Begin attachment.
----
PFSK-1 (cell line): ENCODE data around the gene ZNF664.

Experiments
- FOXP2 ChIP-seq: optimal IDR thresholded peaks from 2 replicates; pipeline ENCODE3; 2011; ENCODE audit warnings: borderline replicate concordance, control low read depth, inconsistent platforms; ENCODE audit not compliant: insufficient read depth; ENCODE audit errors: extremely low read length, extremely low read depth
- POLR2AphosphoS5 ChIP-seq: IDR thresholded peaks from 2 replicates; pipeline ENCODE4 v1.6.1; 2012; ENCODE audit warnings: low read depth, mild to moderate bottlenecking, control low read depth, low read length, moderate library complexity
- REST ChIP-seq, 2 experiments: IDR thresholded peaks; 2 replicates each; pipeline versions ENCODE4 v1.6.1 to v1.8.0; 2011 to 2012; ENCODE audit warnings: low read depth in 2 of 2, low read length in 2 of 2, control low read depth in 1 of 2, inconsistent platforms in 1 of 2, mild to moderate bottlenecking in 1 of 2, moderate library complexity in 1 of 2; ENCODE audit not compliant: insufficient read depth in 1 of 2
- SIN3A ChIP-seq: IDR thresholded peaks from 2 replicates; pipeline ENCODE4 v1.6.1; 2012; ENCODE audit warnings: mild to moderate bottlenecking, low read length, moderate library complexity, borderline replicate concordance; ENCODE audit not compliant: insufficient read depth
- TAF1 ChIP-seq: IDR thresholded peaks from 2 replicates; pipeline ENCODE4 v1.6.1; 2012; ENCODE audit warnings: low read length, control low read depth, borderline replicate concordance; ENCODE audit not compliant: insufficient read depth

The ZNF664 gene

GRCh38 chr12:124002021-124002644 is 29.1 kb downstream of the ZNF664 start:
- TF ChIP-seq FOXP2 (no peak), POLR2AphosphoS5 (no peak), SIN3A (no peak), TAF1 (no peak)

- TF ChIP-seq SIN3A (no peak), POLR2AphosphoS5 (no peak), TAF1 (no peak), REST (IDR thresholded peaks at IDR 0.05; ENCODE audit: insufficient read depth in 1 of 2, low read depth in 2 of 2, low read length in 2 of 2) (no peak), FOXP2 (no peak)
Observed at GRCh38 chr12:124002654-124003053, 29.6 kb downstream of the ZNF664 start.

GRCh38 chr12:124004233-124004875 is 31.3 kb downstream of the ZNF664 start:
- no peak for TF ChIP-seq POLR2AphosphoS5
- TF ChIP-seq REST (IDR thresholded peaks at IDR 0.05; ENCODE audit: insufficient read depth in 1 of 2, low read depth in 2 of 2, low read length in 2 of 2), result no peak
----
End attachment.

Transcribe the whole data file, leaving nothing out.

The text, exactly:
PFSK-1 (cell line): ENCODE data around the gene ZNF664.

Experiments
- FOXP2 ChIP-seq: optimal IDR thresholded peaks from 2 replicates; pipeline ENCODE3; 2011; ENCODE audit warnings: borderline replicate concordance, control low read depth, inconsistent platforms; ENCODE audit not compliant: insufficient read depth; ENCODE audit errors: extremely low read length, extremely low read depth
- POLR2AphosphoS5 ChIP-seq: IDR thresholded peaks from 2 replicates; pipeline ENCODE4 v1.6.1; 2012; ENCODE audit warnings: low read depth, mild to moderate bottlenecking, control low read depth, low read length, moderate library complexity
- REST ChIP-seq, 2 experiments: IDR thresholded peaks; 2 replicates each; pipeline versions ENCODE4 v1.6.1 to v1.8.0; 2011 to 2012; ENCODE audit warnings: low read depth in 2 of 2, low read length in 2 of 2, control low read depth in 1 of 2, inconsistent platforms in 1 of 2, mild to moderate bottlenecking in 1 of 2, moderate library complexity in 1 of 2; ENCODE audit not compliant: insufficient read depth in 1 of 2
- SIN3A ChIP-seq: IDR thresholded peaks from 2 replicates; pipeline ENCODE4 v1.6.1; 2012; ENCODE audit warnings: mild to moderate bottlenecking, low read length, moderate library complexity, borderline replicate concordance; ENCODE audit not compliant: insufficient read depth
- TAF1 ChIP-seq: IDR thresholded peaks from 2 replicates; pipeline ENCODE4 v1.6.1; 2012; ENCODE audit warnings: low read length, control low read depth, borderline replicate concordance; ENCODE audit not compliant: insufficient read depth

The ZNF664 gene

GRCh38 chr12:124002021-124002644 is 29.1 kb downstream of the ZNF664 start:
- TF ChIP-seq FOXP2 (no peak), POLR2AphosphoS5 (no peak), SIN3A (no peak), TAF1 (no peak)

- TF ChIP-seq SIN3A (no peak), POLR2AphosphoS5 (no peak), TAF1 (no peak), REST (IDR thresholded peaks at IDR 0.05; ENCODE audit: insufficient read depth in 1 of 2, low read depth in 2 of 2, low read length in 2 of 2) (no peak), FOXP2 (no peak)
Observed at GRCh38 chr12:124002654-124003053, 29.6 kb downstream of the ZNF664 start.

GRCh38 chr12:124004233-124004875 is 31.3 kb downstream of the ZNF664 start:
- no peak for TF ChIP-seq POLR2AphosphoS5
- TF ChIP-seq REST (IDR thresholded peaks at IDR 0.05; ENCODE audit: insufficient read depth in 1 of 2, low read depth in 2 of 2, low read length in 2 of 2), result no peak